Gödel’s Second Incompleteness Theorem implies the equivalence of two statements concerning any sufficiently sophisticated deductive theory (we won’t expand on or explain ‘sufficiently sophisticated’ and will assume all theories mentioned are thus). First we’ll look at the statements individually. The first statement is that the theory includes a proof of its own consistency. In our context, this means that you’d be able to prove that arithmetic were consistent using the formal system of arithmetic itself. I think almost anyone would agree that this idea alone is quite difficult to appreciate fully, not least because it throws up the rather technical issue of a theory expressing its own consistency, i.e. arithmetic somehow expressing the statement ‘arithmetic is consistent’. This can be done though and will (therefore) be glossed over. The second statement is that the formal system is inconsistent, in the sense that there is a theorem whose negation is also a theorem.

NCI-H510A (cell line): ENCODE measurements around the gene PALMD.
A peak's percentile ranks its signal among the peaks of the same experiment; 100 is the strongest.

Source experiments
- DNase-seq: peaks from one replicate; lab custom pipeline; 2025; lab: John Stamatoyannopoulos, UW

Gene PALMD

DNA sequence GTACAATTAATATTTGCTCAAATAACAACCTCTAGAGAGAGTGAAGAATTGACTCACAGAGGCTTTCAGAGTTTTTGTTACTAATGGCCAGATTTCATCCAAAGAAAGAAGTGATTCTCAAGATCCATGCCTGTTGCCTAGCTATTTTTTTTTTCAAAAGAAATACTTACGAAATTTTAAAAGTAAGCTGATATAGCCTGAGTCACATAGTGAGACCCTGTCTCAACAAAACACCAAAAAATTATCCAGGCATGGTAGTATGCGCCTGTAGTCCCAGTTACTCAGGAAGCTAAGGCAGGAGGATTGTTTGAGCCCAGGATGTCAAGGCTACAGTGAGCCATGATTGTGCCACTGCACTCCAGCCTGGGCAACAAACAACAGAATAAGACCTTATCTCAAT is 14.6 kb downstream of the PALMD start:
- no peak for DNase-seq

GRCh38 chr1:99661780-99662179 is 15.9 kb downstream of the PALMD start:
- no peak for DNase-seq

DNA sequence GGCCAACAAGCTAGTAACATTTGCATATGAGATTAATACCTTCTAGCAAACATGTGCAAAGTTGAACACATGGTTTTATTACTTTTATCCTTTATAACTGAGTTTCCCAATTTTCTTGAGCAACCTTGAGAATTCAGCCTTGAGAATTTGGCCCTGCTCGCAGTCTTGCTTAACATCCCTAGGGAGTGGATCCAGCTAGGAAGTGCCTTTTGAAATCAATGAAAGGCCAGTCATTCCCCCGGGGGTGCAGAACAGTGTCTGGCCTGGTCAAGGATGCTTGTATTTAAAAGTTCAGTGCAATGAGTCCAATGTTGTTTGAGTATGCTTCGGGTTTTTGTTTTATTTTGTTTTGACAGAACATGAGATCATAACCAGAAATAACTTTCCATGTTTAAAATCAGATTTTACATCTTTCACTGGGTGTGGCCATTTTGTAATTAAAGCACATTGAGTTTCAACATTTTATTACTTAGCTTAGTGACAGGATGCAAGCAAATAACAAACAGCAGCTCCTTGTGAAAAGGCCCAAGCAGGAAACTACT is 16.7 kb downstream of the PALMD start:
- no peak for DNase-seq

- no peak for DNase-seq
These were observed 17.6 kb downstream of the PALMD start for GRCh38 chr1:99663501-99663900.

These two statements are equivalent. What? Yes, any theory which contains a proof of its own consistency is, in fact, inconsistent. Also, any inconsistent theory must necessarily contain a proof of its own consistency. So, a sufficiently sophisticated deductive theory includes a proof of its own consistency if and only if it is inconsistent. At this point, one can begin to guess just how influential these ideas are. In particular, it really drives home the fact that mathematical proofs don’t actually tell you what is true (because an inconsistent theory can prove its own consistency)! Proofs tell you what can be deduced from the axioms and nothing more. The relativity of ‘reality’, driven home by the final frames of the film, is the accordant descendant of this idea: that it’s not what’s true, it’s what you know, what you can be convinced of… what you can prove.